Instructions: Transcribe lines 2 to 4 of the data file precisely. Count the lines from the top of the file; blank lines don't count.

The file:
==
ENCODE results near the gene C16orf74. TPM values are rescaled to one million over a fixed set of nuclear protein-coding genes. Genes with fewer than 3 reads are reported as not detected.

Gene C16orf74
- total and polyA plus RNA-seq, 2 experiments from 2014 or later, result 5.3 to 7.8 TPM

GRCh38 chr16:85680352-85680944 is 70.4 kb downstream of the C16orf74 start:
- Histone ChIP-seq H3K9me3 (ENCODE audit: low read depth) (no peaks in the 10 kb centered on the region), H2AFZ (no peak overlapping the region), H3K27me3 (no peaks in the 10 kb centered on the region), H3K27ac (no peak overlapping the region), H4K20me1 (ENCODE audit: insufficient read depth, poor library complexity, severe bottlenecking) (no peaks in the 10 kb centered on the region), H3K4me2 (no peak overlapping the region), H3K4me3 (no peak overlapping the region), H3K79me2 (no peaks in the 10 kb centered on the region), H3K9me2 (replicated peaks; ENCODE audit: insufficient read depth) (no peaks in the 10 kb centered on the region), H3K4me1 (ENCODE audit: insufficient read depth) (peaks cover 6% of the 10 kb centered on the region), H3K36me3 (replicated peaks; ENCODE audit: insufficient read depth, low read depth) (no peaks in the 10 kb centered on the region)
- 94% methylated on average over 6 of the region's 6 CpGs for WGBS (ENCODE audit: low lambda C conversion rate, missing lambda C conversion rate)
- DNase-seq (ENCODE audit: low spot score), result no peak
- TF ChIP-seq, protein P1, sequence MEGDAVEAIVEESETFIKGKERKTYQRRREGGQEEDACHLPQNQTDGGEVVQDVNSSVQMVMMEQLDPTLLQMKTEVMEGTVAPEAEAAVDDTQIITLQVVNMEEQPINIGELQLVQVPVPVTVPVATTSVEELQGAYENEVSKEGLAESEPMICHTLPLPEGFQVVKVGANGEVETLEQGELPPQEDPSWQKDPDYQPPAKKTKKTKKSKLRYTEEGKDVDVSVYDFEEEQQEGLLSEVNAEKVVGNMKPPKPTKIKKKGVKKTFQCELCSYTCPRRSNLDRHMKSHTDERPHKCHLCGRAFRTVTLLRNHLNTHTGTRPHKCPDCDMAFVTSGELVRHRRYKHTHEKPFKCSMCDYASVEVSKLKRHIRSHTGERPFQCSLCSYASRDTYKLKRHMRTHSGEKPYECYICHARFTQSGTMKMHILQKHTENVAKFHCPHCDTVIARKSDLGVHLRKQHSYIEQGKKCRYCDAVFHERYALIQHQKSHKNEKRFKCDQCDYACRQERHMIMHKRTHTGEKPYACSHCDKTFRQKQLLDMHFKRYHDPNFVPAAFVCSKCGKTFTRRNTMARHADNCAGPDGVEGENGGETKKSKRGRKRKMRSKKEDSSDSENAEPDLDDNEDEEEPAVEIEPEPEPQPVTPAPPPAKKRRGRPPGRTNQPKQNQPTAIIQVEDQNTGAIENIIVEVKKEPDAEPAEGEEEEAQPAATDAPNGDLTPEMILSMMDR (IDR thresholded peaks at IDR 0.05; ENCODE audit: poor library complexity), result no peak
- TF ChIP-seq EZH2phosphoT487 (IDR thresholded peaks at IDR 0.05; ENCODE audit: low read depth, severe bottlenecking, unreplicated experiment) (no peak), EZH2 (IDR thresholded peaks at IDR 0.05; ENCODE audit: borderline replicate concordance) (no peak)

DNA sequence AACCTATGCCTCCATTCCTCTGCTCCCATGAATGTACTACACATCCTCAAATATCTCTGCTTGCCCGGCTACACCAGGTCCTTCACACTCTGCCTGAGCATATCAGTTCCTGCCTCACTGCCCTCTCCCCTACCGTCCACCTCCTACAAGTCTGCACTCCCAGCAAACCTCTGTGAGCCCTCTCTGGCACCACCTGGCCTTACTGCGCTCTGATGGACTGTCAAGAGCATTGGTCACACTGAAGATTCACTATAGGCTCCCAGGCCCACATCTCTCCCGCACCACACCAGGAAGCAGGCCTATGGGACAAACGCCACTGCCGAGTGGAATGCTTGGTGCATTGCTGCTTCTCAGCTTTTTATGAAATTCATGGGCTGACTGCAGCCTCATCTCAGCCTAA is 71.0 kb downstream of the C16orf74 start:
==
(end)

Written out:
Gene C16orf74
- total and polyA plus RNA-seq, 2 experiments from 2014 or later, result 5.3 to 7.8 TPM

GRCh38 chr16:85680352-85680944 is 70.4 kb downstream of the C16orf74 start: